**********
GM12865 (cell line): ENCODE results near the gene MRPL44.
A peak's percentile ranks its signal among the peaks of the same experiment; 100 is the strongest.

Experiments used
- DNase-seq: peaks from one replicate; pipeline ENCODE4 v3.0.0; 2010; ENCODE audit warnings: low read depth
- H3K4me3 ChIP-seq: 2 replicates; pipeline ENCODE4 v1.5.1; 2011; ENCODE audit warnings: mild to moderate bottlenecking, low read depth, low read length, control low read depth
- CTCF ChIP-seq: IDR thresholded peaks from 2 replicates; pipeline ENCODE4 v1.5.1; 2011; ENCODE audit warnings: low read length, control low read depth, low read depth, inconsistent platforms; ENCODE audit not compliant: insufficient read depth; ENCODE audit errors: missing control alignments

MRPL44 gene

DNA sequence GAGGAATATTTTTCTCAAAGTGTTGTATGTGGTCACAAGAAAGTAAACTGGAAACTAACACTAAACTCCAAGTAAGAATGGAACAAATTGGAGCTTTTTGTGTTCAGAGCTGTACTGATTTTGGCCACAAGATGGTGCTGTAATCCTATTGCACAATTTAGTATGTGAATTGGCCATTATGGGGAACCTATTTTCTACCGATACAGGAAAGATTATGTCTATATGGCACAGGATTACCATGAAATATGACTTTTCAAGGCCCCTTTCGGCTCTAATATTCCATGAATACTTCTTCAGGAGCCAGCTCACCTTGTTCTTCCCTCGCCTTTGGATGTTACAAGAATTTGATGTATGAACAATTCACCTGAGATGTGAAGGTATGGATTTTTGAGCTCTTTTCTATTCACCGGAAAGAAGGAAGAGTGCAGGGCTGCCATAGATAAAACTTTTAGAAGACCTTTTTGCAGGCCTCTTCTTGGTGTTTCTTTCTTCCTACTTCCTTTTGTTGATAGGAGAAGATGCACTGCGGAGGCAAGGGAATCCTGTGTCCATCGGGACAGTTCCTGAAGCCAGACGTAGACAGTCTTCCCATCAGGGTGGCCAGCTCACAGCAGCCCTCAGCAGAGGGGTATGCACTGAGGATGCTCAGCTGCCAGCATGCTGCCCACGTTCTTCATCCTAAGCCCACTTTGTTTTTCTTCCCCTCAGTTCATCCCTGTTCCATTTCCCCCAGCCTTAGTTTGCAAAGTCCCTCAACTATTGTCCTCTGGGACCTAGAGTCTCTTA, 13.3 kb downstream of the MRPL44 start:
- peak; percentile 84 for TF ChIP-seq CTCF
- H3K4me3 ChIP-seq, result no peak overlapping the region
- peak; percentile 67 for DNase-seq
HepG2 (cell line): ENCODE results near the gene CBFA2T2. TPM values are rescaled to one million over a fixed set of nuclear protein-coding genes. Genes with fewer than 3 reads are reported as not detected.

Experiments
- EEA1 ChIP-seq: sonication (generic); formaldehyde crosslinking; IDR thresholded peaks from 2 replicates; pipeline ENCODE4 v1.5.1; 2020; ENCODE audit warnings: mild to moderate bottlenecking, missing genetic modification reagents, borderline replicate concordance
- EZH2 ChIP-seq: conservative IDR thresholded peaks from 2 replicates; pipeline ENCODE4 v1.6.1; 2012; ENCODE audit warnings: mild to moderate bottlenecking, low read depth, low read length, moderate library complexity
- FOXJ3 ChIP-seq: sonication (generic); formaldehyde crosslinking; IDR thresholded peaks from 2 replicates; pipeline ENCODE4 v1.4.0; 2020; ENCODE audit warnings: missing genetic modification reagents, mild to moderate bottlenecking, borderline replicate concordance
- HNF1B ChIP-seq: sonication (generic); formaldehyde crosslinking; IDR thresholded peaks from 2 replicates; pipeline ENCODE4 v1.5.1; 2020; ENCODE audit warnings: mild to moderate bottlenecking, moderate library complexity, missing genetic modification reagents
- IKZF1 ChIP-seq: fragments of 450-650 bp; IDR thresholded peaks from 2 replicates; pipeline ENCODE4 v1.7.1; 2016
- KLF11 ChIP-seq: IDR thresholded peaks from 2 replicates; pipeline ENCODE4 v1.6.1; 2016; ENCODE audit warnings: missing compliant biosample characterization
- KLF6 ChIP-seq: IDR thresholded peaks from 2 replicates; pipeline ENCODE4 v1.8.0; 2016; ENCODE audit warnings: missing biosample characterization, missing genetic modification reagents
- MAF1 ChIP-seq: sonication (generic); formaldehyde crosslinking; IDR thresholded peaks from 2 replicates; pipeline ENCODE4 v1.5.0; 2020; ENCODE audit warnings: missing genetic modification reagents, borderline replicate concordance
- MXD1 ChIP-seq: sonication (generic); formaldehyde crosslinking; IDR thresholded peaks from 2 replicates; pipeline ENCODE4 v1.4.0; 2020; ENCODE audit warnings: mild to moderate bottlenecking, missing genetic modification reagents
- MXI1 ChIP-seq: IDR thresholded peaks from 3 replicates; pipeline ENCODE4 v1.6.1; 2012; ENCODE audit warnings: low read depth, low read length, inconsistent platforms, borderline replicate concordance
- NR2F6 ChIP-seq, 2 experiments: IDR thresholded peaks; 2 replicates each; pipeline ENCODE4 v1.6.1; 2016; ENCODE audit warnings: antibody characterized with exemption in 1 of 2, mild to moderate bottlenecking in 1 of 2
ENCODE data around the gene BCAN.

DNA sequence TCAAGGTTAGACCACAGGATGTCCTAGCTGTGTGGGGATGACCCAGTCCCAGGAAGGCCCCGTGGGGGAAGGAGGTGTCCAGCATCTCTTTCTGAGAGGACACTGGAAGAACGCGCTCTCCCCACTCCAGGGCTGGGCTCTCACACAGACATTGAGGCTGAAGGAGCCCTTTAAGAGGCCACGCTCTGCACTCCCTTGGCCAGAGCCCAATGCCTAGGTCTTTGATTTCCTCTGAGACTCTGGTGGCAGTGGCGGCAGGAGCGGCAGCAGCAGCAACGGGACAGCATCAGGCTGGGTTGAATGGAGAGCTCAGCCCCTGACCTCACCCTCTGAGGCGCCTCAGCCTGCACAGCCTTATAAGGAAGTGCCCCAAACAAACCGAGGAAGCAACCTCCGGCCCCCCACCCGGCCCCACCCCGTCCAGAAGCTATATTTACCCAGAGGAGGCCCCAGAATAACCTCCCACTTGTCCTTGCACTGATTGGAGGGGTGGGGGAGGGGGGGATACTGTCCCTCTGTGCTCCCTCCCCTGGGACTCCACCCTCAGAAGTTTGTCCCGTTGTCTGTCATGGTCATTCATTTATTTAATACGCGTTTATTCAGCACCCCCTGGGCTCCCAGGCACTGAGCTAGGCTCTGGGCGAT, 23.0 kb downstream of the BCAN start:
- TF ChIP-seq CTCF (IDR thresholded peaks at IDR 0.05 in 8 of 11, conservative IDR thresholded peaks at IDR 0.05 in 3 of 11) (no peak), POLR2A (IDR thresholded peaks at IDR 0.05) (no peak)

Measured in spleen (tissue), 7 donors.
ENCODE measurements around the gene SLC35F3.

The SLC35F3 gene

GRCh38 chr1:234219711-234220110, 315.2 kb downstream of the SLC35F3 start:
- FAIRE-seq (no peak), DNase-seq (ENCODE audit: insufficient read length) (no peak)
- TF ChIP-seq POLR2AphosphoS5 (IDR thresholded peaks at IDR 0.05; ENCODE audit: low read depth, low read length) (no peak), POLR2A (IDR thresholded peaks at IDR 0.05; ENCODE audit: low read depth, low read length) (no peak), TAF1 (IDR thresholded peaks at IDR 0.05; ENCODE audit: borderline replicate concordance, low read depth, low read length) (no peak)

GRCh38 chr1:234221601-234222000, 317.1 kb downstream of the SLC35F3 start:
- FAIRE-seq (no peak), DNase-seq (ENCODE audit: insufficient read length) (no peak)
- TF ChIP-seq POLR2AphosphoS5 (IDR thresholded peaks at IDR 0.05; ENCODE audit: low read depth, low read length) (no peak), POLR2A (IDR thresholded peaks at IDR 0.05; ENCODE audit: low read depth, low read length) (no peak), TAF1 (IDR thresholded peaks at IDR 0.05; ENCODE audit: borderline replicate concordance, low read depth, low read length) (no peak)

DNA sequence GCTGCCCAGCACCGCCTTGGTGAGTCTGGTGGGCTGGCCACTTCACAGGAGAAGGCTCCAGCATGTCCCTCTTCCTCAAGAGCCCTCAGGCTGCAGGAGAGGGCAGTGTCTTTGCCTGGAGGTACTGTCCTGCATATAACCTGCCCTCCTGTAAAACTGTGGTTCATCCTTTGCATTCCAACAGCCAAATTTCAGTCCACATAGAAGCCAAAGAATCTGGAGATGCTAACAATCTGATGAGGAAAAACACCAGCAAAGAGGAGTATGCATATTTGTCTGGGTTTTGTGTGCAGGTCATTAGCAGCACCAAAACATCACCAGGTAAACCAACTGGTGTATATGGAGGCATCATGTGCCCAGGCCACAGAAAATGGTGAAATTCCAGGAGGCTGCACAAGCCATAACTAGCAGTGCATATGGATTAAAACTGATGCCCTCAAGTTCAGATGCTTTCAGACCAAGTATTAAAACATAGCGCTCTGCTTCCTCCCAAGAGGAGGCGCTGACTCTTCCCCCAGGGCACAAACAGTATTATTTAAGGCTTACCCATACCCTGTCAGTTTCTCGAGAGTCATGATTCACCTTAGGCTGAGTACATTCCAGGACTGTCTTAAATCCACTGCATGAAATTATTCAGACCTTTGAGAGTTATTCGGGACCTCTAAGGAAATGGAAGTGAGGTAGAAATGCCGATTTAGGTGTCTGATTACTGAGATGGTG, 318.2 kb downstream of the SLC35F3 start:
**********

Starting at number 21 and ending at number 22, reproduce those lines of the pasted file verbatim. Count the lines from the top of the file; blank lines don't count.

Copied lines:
- MAF1 ChIP-seq: sonication (generic); formaldehyde crosslinking; IDR thresholded peaks from 2 replicates; pipeline ENCODE4 v1.5.0; 2020; ENCODE audit warnings: missing genetic modification reagents, borderline replicate concordance
- MXD1 ChIP-seq: sonication (generic); formaldehyde crosslinking; IDR thresholded peaks from 2 replicates; pipeline ENCODE4 v1.4.0; 2020; ENCODE audit warnings: mild to moderate bottlenecking, missing genetic modification reagents